The Best Independent Comics of All Time
While superheroes tend to be in the comic world spotlight, many comics don't feature superheroes at all. Some of them depict people living in realistic circumstances. Many of them are also autobiographical and based on true stories. While many of these stories go on to win awards or become part of required reading for college level classes, many of them disappear from whence they came, only to be regared by academics and fade into obscurity.
Art Spiegelman's Maus is the autobiographical account of the author's father as he had survived the Holocaust. In this story, stylistic liberties were taken to depict the Jews as mice, the Nazi Germans as cats, and the Poles as pigs. This groundbreaking series has won several awards for it's depiction of the holocaust, including a Pulitzer Prize.
Persepolis is the autobiographical account of a young girl growing up during the Iranian Revolution where the government was completely taken over by Muslim radicals. She ends up being educated in Europe to prevent her repression at the hands of the state and opens herself up to a realm of experiences before returning home to Iran for the last time. The graphic novel series was adapted into a full length animated film.
This is the story of an American girl finding out more about her half Mexican heritage by taking a pilgrimage to Mexico. Over time, she fits in with the culture and accepts this side, even though she runs into serious problems surrounding drugs, immigration, and even social issues. The artwork is beautifully cartoonish, but the edge in some of the serious scenes is not lost in the lightness of the panels.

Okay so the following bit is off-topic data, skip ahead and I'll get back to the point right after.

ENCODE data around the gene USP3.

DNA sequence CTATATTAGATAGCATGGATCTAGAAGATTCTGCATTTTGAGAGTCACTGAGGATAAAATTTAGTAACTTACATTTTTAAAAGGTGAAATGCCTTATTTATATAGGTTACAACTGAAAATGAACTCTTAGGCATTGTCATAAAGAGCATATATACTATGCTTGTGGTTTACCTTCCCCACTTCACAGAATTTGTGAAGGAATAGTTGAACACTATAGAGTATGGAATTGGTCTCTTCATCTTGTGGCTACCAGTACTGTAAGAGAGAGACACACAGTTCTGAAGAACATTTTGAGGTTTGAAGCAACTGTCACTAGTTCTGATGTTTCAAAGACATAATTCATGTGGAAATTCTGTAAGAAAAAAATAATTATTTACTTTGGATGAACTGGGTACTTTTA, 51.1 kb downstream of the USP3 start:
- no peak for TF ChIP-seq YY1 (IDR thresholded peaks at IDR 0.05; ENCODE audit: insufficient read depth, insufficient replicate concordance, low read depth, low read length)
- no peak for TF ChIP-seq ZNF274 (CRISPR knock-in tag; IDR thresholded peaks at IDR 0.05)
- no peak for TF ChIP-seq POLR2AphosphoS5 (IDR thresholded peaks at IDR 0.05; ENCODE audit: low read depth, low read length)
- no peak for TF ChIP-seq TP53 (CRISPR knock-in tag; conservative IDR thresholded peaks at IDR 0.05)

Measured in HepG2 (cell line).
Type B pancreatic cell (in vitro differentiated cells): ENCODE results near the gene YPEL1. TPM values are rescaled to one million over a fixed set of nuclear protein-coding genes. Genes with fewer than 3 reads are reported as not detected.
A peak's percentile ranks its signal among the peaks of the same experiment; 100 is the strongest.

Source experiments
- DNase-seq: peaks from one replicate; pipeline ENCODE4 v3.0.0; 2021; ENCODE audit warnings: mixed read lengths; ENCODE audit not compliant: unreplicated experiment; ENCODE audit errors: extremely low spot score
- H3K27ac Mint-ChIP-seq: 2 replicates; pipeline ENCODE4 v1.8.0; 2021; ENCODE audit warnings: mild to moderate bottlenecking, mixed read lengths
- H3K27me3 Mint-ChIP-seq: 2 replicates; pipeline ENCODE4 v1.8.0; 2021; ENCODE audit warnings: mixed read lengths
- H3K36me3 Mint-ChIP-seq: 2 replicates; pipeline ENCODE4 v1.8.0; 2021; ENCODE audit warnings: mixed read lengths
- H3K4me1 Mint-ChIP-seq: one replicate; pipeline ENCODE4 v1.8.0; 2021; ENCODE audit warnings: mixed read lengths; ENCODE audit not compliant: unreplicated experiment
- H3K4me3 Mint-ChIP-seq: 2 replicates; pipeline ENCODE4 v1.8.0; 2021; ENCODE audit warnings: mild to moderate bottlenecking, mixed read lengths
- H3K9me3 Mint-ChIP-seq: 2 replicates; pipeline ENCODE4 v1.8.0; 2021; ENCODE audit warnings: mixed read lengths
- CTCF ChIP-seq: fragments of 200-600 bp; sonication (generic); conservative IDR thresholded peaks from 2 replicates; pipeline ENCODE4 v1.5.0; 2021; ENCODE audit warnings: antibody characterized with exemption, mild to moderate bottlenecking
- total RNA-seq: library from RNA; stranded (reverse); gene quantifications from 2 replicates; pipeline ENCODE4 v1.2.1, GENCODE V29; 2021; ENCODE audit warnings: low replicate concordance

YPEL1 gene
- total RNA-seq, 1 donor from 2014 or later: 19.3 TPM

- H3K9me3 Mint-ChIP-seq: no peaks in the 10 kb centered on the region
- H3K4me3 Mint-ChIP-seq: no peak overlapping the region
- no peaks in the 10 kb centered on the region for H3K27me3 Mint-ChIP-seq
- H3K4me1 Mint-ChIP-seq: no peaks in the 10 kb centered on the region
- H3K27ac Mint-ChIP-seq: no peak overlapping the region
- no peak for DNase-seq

American Born Chinese
Gene Luen Yang's American Born Chinese depicts the coming of age of a Chinese American boy as he struggles with accepting his ethnic identity. There are three subplots which seem as if they are independent of one another: The Chin-Kee Show, Jin Wang's life as he tries to fit in with white America, and a retelling of the classical Chinese story of The Monkey King. The plot twist at the end is more than unexpected as the three subplots link together to form one full story.
My New York Diary
Julie Doucet's My New York Diary depicts her life from the moment she lost her virginity to her leaving art school to live with her boyfriend in New York City. The artwork is very cramped from panel to panel. This clever paneling adds anxiety to her world as she leaves behind everything she has ever known.
Out of the entire list, Maus holds the most emotional weight. As a purely biographical experience, the constant jumps between the modern day as Art interviews his father and the jumps to Nazi invaded Poland depicting his father's stuggles add a bit of context as to how the past has, in a sense, ruined the modern day. Art's mother had committed suicide at the age of 20 years old, which undoubtedly had a profound effect on Art as he was growing up, as well as his father. The accounts his father had given as to what happened portray the desperation of the times, and remind us to never forget the millions lost during that time.